Liability of Social Host in California
Prior to January 1, 2011, a social host who furnished alcoholic beverages to any person would have no liability for damages sustained by that person or for injury to the person or property of, or death, of any 3rd person resulting from the consumption of those alcoholic beverages. The court reasoned that it was not the furnishing of alcohol that was the proximate cause of injuries or death to the intoxicated person, but rather it was that person’s consumption of alcohol that was the proximate cause.
However, that law was amended in 2011. Effective January 1, 2011, California Code of Civil Procedure Section 1714 was amended to extend liability to a social host who was a parent, guardian or another adult who knowingly provides alcohol at their residence to a person under 21 years of age. In this instance, the furnishing of the alcohol may be found to be the proximate cause of resulting personal injuries, death, or property damage to the person who was served the alcohol or to other persons.
The pertinent section of Section 1714 of the California Civil Code reads as follows:
” (a) Everyone is responsible, not only for the result of his or her willful acts, but also for an injury occasioned to another by his or her want of ordinary care or skill in the management of his or her property or person, except so far as the latter has, willfully or by want of ordinary care, brought the injury upon himself or herself… (applicable portion of paragraph (a) )
(b) It is the intent of the Legislature to abrogate the holdings in cases such as Vesely v. Sager (1971) 5 Cal.3d 153, Bernhard v. Harrah’s Club (1976) 16 Cal.3d 313, and Coulter v. Superior Court (1978) 21 Cal.3d 144 and to reinstate the prior judicial interpretation of this section as it relates to proximate cause for injuries incurred as a result of furnishing alcoholic beverages to an intoxicated person, namely that the furnishing of alcoholic beverages is not the proximate cause of injuries resulting from intoxication, but rather the consumption of alcoholic beverages is the proximate cause of injuries inflicted upon another by an intoxicated person.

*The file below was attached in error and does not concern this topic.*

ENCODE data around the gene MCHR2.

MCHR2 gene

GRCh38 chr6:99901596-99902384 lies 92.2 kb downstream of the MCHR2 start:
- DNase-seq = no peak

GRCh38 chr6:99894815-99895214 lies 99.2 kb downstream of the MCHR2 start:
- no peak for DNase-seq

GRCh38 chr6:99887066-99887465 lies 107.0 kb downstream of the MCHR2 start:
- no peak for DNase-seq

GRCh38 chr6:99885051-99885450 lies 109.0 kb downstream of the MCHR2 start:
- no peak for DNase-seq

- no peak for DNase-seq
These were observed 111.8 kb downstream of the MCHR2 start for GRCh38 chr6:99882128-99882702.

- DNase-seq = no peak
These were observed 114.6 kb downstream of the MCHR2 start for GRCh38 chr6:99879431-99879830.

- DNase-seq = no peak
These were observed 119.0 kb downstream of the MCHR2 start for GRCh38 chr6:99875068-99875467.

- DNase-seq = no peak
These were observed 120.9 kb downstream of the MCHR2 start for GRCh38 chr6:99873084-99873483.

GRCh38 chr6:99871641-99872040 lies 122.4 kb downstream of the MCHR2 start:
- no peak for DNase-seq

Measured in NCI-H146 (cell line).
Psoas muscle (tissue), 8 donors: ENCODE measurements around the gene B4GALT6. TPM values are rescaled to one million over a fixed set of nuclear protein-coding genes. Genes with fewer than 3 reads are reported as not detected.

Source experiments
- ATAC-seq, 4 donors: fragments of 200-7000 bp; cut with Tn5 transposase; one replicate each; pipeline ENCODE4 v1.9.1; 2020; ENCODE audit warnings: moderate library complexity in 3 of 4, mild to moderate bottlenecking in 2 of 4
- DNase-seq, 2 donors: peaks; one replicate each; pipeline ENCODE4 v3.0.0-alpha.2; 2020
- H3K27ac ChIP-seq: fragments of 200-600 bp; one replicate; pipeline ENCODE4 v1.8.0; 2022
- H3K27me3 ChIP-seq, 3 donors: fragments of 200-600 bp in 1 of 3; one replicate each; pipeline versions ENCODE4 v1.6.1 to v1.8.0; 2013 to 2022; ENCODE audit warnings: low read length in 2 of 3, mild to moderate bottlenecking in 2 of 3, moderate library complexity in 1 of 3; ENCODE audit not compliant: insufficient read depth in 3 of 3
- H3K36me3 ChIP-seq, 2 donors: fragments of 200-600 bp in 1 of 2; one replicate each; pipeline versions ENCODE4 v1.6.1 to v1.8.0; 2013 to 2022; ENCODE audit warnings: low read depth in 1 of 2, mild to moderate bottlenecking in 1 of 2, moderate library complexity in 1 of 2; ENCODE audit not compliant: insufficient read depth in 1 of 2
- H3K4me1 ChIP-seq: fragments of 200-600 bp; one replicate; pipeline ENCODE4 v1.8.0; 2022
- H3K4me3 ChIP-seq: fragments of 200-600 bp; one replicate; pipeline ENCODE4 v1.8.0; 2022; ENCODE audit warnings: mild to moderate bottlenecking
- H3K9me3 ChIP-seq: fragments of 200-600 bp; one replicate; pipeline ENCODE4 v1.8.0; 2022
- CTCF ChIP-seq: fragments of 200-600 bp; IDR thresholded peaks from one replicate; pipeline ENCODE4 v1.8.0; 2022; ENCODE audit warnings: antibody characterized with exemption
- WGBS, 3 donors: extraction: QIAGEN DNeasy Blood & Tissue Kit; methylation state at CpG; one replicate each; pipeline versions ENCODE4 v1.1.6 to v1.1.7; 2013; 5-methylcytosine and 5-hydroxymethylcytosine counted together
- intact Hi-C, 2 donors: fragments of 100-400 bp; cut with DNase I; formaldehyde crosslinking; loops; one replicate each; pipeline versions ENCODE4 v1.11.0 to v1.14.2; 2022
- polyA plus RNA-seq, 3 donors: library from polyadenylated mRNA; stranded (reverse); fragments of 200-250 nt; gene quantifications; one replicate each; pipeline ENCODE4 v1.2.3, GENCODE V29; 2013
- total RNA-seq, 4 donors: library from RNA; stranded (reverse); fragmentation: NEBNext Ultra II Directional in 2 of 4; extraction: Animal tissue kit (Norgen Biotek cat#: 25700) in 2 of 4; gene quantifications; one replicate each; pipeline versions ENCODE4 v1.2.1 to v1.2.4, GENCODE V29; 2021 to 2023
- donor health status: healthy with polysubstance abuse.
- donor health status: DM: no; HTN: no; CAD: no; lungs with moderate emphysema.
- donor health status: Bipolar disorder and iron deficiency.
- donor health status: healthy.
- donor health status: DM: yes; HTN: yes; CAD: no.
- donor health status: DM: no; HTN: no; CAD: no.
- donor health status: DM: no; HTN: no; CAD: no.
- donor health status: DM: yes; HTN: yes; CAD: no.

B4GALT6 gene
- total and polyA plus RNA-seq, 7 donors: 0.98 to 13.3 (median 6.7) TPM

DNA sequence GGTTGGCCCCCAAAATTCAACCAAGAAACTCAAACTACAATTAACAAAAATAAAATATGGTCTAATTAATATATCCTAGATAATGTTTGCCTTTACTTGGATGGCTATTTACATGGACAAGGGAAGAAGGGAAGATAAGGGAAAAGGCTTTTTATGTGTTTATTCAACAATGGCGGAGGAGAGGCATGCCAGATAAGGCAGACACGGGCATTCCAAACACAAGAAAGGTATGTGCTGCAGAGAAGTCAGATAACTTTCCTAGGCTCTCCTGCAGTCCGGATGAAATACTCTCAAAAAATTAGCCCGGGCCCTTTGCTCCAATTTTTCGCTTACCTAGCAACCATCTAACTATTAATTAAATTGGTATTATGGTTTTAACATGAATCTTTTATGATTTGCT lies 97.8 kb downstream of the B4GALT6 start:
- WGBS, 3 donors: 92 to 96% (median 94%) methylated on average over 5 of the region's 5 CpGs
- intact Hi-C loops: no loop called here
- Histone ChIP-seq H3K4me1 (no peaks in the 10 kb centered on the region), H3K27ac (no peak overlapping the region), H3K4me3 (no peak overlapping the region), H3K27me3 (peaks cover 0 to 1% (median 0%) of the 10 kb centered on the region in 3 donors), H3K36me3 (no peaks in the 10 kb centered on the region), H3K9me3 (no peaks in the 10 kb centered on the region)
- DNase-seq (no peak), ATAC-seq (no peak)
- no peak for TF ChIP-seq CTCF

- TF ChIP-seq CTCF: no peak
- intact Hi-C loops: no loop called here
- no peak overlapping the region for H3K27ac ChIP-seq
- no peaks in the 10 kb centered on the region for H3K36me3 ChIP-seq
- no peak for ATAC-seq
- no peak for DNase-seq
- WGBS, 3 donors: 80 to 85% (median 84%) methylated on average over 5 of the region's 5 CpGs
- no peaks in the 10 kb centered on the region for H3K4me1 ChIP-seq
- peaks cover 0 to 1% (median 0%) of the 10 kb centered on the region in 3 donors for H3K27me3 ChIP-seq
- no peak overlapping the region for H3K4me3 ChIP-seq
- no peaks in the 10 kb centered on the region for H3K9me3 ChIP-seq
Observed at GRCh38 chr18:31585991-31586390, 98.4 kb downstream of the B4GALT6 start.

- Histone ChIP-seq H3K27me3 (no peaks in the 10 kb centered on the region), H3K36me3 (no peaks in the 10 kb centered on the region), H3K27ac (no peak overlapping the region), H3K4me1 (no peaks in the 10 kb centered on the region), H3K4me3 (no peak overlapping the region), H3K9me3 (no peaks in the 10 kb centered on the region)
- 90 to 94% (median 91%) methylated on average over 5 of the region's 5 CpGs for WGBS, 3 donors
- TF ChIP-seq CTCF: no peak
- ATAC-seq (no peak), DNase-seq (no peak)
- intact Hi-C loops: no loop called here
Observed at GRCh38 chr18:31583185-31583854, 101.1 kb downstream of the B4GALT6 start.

(c) Except as provided in subdivision (d), no social host who furnishes alcoholic beverages to any person may be held legally accountable for damages suffered by that person, or for injury to the person or property of, or death of, any third person, resulting from the consumption of those beverages.
(d) (1) Nothing in subdivision (c) shall preclude a claim against a parent, guardian, or another adult who knowingly furnishes alcoholic beverages at his or her residence to a person under 21 years of age, in which case, notwithstanding subdivision (b), the furnishing of the alcoholic beverage may be found to be the proximate cause of resulting injuries or death.
(2) A claim under this subdivision may be brought by, or on behalf of, the person under 21 years of age, or by a person who was harmed by the person under 21 years of age.”